It was clear to everyone in the department that a problem still existed. However, a satisfactory solution eluded them. Sponsler knew that one way to fix the problem would be to increase staffing until the situation improved. But today, few hospitals, or any corporation for that matter, can afford to use the shotgun approach. To make the most efficient use of resources, Sponsler decided he needed to quantify incoming and outgoing calls by time of day, area and category. "Then we'd know exactly where the bottlenecks were, and we could determine the most effective areas in which to add or reassign staff."

Recruitment and benefits inquiries create logjams.
To help him study the HR department's phone troubles, Sponsler brought in Joe Koczan, a management consultant who specializes in the health-care industry. Under contract with the hospital, Koczan spends much of his time working on efficiency projects. Between spring and fall 1992, Koczan interviewed the HR personnel. Through these interviews, he was able to determine that the phone tie-ups were most severe in two areas: recruitment and benefits.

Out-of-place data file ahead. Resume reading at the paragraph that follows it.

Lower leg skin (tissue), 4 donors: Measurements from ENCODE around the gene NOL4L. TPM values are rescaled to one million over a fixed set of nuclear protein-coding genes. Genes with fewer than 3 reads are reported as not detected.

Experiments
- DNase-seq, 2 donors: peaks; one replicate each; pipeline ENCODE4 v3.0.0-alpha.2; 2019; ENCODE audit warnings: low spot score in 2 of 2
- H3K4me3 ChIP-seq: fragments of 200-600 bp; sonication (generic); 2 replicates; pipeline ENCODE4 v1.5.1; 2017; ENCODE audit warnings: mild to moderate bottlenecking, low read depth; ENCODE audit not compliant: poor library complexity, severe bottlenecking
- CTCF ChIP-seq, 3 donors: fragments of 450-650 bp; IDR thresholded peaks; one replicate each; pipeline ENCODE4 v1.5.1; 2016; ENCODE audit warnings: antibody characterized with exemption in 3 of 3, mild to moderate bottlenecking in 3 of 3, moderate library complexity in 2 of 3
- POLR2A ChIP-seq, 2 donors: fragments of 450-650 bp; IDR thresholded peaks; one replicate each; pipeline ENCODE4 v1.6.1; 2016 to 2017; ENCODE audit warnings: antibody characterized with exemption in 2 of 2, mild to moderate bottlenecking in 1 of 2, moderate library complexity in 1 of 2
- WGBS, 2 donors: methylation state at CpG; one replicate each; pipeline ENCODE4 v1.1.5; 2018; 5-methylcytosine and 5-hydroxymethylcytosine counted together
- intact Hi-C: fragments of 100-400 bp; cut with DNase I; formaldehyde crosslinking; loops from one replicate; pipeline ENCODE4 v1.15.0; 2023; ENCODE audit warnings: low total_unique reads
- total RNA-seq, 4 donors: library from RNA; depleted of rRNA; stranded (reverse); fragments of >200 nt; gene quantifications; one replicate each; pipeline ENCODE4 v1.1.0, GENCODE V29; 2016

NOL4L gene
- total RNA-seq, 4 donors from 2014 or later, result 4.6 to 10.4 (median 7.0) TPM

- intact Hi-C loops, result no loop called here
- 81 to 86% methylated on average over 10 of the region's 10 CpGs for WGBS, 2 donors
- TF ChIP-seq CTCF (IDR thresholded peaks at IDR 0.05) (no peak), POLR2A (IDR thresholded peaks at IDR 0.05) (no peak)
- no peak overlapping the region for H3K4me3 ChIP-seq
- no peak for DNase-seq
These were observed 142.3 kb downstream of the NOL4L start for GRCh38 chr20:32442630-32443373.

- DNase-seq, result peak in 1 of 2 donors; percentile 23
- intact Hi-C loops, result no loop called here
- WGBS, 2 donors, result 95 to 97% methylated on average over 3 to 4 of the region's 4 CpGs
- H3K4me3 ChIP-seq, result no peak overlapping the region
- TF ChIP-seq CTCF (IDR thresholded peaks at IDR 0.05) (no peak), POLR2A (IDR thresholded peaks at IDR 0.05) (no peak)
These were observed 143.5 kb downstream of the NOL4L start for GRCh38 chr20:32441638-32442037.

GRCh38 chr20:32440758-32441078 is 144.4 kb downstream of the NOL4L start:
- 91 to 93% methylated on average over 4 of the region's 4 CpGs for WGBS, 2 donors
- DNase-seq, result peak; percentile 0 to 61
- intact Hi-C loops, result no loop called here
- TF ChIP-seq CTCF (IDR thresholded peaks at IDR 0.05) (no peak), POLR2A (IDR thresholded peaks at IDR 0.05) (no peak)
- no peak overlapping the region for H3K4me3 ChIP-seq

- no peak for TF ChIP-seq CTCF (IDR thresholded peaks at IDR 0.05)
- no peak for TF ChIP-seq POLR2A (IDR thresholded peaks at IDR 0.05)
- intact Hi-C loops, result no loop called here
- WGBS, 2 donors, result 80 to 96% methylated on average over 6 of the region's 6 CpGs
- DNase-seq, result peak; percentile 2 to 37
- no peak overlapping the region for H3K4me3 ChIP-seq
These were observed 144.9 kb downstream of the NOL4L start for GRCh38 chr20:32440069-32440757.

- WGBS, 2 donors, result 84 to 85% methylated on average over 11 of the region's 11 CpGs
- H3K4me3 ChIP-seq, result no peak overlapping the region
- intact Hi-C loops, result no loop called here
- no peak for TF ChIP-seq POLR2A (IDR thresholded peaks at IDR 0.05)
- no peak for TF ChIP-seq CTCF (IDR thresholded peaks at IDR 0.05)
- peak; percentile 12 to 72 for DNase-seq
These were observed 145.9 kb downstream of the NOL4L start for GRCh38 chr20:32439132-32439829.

The tie-up in recruitment was caused by a constant abundance of calls. Because the hospital hires or transfers 43 people monthly on average, it receives approximately 800 applications a month. People frequently follow up with phone calls to verify application receipt, confirm interviews and check position status.

The hospital couldn't afford a shotgun approach to the overwhelming number of calls. HR needed to quantify calls by time of day, area and category."

In the benefits area, the personnel could handle the number of phone calls but not the number of technical questions. Callers usually got through to a benefits person on their first calls, but often had to wait for a call back from a technical expert to get their questions answered.